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This Raspberry Pi add-on lets you control Lego robots

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Hardware

Raspberry Pi is releasing an add-on that will let you use many of its tiny, inexpensive computers to control certain Lego robot motors and sensors. The add-on is called the Build HAT (HAT stands for Hardware Attached on Top), and slotting it onto a Raspberry Pi’s GPIO pins will give you four ports that you can use to control Lego Education’s SPIKE components, which the HAT and its software are specially designed for. It’ll also connect to most other parts that use an LPF2 connector, including the components from the Lego Mindstorms robot inventor kit.

There’s also a Python library (basically a set of commands you can use to control the robot) available to go alongside the HAT, which will let you write software to control the robot parts you’ve got hooked up. Programing Lego’s SPIKE components with Python isn’t a unique selling feature from Raspberry Pi — the SPIKE kit comes with a hub that supports connecting six devices (compared to the Build HAT’s four) that can also store and run Python programs.

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LEGO Technic meets Raspberry Pi with the Build HAT

  • LEGO Technic meets Raspberry Pi with the Build HAT

    A new official Raspberry Pi expansion board is introduced today. The Built HAT provides four connectors for LEGO Technic motors and sensors from the SPIKE Portfolio, as well as an 8V DC jack to power both the Raspberry Pi and LEGO motors, sensors, LED matrix, and more.

    Designed in collaboration with LEGO Education, the Build HAT features the Raspberry Pi RP2040 dual-core ARM Cortex M0+ MCU for I/O control, and will enable more complex models benefiting from more powerful Broadcom BCM2xxx processors, as well as a Python library for easy programming.

Now you can plug Lego into your Raspberry Pi

  • Now you can plug Lego into your Raspberry Pi | ZDNet

    Raspberry Pi has announced a new collaboration with Lego, which will enable users to integrate a whole new range of sensors, motors and other special pieces into their creations.

    The project has been two years in the making, according to Raspberry Pi's program manager Richard Hayler, and takes the form of a $25 add-on board called the Build HAT (an acronym for "Hardware Attached on Top") that can connect to the computer on one end while attaching to Lego components on the other.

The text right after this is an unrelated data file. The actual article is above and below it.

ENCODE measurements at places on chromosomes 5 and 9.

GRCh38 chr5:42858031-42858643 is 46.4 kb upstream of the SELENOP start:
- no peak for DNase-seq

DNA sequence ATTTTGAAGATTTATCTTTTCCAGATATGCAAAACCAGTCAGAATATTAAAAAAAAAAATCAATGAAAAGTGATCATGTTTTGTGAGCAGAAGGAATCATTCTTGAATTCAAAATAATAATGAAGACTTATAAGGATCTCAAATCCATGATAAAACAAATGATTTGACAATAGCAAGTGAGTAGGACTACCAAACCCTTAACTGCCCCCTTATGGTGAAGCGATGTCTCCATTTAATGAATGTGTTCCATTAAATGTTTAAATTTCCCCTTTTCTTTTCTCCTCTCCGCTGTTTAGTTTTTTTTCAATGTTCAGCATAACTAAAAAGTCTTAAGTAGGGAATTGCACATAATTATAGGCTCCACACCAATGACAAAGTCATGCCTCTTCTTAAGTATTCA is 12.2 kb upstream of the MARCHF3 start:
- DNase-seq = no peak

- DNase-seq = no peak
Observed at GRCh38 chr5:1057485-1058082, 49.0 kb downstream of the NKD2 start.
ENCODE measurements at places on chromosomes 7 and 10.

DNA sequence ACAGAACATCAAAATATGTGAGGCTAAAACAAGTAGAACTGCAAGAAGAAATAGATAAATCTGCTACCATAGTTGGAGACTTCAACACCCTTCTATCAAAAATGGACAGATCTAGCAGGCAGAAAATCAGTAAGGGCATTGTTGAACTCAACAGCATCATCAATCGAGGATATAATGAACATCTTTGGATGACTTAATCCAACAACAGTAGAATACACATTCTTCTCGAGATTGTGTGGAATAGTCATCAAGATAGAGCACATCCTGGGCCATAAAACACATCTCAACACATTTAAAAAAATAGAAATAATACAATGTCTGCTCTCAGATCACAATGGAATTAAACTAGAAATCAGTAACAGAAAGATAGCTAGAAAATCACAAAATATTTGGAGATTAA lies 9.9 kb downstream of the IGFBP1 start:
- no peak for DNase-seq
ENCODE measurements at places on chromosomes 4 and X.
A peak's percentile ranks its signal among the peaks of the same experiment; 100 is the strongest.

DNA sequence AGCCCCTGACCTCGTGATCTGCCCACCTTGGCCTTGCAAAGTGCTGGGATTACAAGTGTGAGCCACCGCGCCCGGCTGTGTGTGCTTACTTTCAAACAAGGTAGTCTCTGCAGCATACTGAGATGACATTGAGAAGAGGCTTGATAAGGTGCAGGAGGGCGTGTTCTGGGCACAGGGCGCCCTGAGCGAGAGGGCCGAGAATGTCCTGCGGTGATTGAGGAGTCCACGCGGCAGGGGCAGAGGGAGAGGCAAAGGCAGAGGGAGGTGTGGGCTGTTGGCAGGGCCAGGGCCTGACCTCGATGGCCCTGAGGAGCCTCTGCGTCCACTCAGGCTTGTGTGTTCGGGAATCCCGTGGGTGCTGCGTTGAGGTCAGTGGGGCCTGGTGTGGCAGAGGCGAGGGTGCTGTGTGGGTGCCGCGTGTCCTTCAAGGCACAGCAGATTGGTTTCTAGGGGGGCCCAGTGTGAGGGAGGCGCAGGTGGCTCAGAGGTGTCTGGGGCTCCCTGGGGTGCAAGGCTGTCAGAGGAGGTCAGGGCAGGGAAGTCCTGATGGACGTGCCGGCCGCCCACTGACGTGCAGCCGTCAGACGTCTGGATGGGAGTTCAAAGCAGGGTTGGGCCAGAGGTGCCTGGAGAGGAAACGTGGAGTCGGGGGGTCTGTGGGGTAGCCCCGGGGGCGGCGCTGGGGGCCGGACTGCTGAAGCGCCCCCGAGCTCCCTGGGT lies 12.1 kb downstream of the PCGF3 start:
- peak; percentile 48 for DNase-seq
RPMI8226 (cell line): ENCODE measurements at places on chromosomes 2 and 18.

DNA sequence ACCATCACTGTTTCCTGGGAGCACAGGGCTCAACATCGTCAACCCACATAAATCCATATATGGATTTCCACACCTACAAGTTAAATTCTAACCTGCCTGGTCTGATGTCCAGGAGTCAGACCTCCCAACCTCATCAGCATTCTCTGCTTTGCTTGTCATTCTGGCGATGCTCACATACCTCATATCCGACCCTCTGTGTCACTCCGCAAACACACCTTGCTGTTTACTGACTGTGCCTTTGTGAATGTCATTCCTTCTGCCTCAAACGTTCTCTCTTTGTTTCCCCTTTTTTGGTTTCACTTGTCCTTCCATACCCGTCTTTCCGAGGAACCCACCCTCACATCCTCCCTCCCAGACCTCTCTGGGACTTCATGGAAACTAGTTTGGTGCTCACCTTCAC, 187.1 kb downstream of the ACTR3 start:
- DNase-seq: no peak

New Part Day: Raspberry Pi LEGO HAT

  • New Part Day: Raspberry Pi LEGO HAT

    The Raspberry Pi Foundation have been busy little bees for the last couple of years producing their own silicon, new boards and now in collaboration with the LEGO Education team a new HAT to connect to the LEGO SPIKE education platform. This new HAT board will work with every Raspberry Pi board with a 40-pin GPIO header.

A Raspberry Pi HAT for the Lego Technic fan

  • A Raspberry Pi HAT for the Lego Technic fan

    Using a Pi to process sensor readings and manage motors has been a thing since the inception of the computer, and users (including ourselves) have long made use of the General Purpose Input / Output (GPIO) pins that have been a feature of the hardware for all manner of projects.

    However, not all users are entirely happy with breadboards and jumpers. Lego, familiar to many a builder thanks to lines such as its Mindstorms range, recently introduced the Education SPIKE Prime set, aimed at the classroom.

    The set contains a wide variety of components, including motors and sensors, controllable via a rechargeable hub and tablet application. It is the latter elements that a Build HAT-equipped Pi can replace: simply plug those motor and sensor components into the Pi hardware instead.

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